The 50,000 members of the Cambodian Labor Confederation (CLC) are poised to strike
unless the government sends the draft anti-corruption law to the National Assembly
in 2007, a union leader said.
Ath Thorn, president of the CLC, said on December 27 that his union would not only
strike, but organize mass protests in the streets of Phnom Penh as a means of pressuring
the government to pass the long-awaited law this year. The government has been drafting
the law since 1994.
"Corruption among high-ranking government officials makes the poor suffer,"
he said. "We will gather many people together to push the government to first
pass and then implement the law to reduce corruption."
The absence of an anti-corruption law has allowed high-level corruption to proliferate,
"Increased corruption among high-ranking government officials is the main reason
the government is unable to the raise salaries of lower-ranking civil servants,"
CLC membership is drawn from a broad cross-section of the working population - including
civil servants, garment workers and construction workers.
The union believes that high-level corruption directly causes low-level corruption,
Thorn said. This is because by under-paying civil servants the government makes low-level
"Corruption destroys the whole system of society because it puts pressure on
civil servants to exploit those weaker than them," Thorn said. "As a result
of this the population has come to hate civil servants, teachers, policemen, and
Although the Council of Ministers has recently passed a decree that will give the
country's estimated 167,000 civil servants a 15 percent salary increase from January
1, 2007, union leaders still say this is insufficient.
Rong Chhun, President of the Cambodian Independent Teachers Association (CITA), wrote
to Hun Sen on December 26, 2006, saying that the rise - equivalent to approximately
12,300 riel extra per month - was not enough.
The government's ongoing failure to pass the anti-corruption law is a fundamental
stumbling block on the road to raising salaries, eradicating low-level systemic corruption
and thereby improving the overall quality of civil servants in Cambodia, Chhun told
the Post on January 8, 2007.
"The government, especially Hun Sen, lacks the will to adopt [the law on anti-corruption],"
he said. "They don't want it adopted, as to do so would affect the benefits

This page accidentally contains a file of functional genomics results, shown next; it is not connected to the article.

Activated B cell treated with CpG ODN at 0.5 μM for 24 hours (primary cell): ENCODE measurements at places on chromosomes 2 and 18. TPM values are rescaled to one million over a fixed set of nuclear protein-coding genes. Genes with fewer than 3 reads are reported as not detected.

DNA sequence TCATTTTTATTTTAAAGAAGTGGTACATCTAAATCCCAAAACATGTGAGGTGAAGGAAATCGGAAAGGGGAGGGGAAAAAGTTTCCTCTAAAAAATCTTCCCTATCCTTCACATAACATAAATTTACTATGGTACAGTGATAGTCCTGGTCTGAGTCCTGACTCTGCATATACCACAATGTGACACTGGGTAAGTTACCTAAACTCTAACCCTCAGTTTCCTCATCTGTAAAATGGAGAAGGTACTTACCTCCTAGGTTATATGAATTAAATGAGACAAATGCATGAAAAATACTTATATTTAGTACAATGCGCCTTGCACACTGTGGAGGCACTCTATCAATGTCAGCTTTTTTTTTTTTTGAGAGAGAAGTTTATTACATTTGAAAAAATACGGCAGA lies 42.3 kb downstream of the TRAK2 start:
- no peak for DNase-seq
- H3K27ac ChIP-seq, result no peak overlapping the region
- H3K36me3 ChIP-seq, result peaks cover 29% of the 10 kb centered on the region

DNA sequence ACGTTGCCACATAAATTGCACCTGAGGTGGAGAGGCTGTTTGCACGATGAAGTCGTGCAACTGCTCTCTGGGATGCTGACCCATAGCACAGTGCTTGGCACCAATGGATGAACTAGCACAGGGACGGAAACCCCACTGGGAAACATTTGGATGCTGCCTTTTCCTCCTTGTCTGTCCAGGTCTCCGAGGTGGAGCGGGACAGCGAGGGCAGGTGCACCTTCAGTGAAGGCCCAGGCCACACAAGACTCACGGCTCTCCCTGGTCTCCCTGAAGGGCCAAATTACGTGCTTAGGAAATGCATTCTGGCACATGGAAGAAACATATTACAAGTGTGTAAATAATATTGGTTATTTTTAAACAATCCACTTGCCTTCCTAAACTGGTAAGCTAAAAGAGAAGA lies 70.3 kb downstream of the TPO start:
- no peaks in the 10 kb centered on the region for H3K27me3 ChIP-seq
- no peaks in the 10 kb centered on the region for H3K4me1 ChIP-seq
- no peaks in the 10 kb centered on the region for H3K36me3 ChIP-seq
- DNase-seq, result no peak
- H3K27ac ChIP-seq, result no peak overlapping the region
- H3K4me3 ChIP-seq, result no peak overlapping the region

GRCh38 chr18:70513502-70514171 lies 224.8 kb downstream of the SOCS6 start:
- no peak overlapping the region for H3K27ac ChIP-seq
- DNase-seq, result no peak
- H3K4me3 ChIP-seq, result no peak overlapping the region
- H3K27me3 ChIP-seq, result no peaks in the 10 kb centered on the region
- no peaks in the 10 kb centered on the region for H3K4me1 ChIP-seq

some [high ranking] officials currently receive."
If the government continues to allow the anti-corruption law to languish in the hands
of officials rather than sending it to the National Assembly for debate, Cambodia
can expect to see social inequality worsen over 2007, Chhun said.
"If Hun Sen does not allow this law to be adopted it will most affect the teachers
and other poor people," he said. "Year after year the poor get poorer as
one small group in society gets richer and richer."
Although Chhun had not heard of CLC's plans to strike, he said he fully supported
"I would love to participate with whatever that can serve the benefit of the
nation," he said. "The law about anti-corruption is very important for
Civil society leaders said that the anti-corruption law and the raising of civil
servant salaries must be done simultaneously.
"First of all you must pass the law then second you can raise salaries,"
Kek Galabru, president of Licadho, a local rights NGO. "If you don't raise salaries
but you pass the law you end up in a catch 22 - you can't prosecute all the civil
servants who have only $20 a month - the law would be useless."
Members of the donor community called for patience rather than public demonstrations.
"The government has been working on the anti-corruption law for quite a while,"
said Arjun Goswami, Resident Representative at the Asian Development Bank (ADB).
"They would obviously wish to pass this legislation, but the legislative process
takes time. In our view, patience and persistence [is better than pressuring them
into a] headlong rush which would not serve anyone's interest."
Sek Barisoth, director of the anti-corruption program of PACT-Cambodia told the Post
on December 27 that there had been no progress on the draft law on anti-corruption
since the inter-ministerial meeting at the Council of Ministers in August.
The draft anti-corruption law is now in the hands of individual ministries who are
scrutinising it for any technical problems, he said.
"Technical problems have been debated for too long," said Barisoth. "We
do not know for sure why it is taking so long, but we may suppose that it is intentional
[on the part of the government] to delay like this."
Monh Saphan, deputy chairman of the legislative commission of the National Assembly,
didn't know when the legislation would reach the Assembly for debate.
"The anti-corruption law is still in the hands of government officials,"
he said. "I cannot predict when it will come to the National Assembly."
The government is currently tackling corruption with a "light fist," Om
Yentieng, the government's new anti-corruption committee chief and adviser to Prime
Minister Hun Sen, told a press conference at the Council of Ministers on December
But Galabru warned the government might not treat protesters demanding the passage
of the anti-corruption law with quite the same "light fist" they were using
to fight corruption.
"Peaceful protest is a fundamental right, but I am worried," she said.
"[Police] should protect demonstrators, not attack them. But the situation in
Cambodia is different."
Although the right to peaceful demonstration is enshrined in both the Cambodian constitution
and a number of international treaties ratified by the government, Galabru warned
that CLC protestors should be careful.
"I am really worried about the reaction of the government," she said. "It
is the right of every Cambodian citizen to demonstrate peacefully, [but] I worry.
We will monitor any strike carefully."